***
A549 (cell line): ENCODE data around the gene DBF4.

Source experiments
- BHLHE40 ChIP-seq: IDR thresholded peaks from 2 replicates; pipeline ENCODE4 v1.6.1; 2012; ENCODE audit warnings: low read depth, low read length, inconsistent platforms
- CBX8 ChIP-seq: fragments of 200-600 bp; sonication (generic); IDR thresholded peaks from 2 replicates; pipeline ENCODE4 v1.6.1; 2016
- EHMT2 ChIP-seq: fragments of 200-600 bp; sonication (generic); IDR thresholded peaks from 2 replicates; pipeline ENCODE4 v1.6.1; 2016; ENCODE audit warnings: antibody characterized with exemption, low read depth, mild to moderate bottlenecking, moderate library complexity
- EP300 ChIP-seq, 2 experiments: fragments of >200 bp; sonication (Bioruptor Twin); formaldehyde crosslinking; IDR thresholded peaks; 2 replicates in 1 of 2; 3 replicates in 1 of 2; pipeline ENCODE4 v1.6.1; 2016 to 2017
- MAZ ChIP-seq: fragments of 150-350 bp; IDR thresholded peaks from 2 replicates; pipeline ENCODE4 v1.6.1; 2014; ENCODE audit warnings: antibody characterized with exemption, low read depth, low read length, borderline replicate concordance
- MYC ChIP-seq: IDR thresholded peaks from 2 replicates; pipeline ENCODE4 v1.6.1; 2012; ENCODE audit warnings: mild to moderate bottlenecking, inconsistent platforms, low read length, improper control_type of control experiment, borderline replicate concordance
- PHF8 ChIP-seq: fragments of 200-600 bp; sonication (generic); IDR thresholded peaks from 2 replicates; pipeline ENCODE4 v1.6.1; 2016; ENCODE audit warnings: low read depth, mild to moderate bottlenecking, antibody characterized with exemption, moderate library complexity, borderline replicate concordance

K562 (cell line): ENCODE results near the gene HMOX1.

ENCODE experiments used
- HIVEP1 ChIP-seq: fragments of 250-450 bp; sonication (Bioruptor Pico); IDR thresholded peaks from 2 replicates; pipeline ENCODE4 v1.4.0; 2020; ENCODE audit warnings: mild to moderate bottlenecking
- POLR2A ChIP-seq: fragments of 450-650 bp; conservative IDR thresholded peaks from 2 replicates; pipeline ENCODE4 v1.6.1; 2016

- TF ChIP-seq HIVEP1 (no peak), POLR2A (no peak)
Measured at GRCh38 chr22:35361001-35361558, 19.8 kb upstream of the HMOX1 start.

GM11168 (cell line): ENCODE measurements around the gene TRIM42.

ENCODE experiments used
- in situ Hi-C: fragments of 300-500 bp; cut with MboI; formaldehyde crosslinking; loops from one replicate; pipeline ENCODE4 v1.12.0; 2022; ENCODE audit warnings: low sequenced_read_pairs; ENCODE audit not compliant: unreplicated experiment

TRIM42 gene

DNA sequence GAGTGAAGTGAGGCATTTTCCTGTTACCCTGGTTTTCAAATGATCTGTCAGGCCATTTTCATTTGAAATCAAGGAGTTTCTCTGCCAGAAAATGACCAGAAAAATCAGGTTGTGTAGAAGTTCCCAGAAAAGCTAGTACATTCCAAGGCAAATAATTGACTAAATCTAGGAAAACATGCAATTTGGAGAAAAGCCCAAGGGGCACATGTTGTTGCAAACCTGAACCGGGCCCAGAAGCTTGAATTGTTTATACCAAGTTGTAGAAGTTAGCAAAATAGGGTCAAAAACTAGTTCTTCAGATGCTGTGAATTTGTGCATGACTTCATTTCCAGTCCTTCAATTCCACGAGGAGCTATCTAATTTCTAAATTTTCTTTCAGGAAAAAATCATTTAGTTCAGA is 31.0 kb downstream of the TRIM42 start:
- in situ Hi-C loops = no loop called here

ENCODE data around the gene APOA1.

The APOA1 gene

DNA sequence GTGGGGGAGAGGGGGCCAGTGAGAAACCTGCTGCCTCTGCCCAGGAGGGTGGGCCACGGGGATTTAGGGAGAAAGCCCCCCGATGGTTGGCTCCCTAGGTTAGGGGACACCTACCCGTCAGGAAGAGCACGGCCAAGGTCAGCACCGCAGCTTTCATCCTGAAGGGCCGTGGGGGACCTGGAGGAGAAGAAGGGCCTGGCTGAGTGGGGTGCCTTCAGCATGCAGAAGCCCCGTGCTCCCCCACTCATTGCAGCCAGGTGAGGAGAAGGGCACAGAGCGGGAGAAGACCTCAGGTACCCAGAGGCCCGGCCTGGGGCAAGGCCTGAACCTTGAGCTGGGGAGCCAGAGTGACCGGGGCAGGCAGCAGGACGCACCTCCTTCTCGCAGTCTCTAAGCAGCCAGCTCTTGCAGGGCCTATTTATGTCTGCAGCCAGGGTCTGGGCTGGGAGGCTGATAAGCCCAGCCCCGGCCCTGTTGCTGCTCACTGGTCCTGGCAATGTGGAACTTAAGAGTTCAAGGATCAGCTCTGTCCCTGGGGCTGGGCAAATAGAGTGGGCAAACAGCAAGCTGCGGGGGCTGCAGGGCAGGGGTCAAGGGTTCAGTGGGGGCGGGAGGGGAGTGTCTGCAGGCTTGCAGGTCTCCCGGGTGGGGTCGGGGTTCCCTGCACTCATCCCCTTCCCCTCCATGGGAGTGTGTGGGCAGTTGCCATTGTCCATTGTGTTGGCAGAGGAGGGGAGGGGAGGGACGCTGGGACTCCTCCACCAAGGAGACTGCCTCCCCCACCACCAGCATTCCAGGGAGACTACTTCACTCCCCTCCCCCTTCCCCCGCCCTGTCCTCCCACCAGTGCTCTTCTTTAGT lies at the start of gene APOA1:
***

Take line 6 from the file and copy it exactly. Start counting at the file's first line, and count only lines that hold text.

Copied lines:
- EP300 ChIP-seq, 2 experiments: fragments of >200 bp; sonication (Bioruptor Twin); formaldehyde crosslinking; IDR thresholded peaks; 2 replicates in 1 of 2; 3 replicates in 1 of 2; pipeline ENCODE4 v1.6.1; 2016 to 2017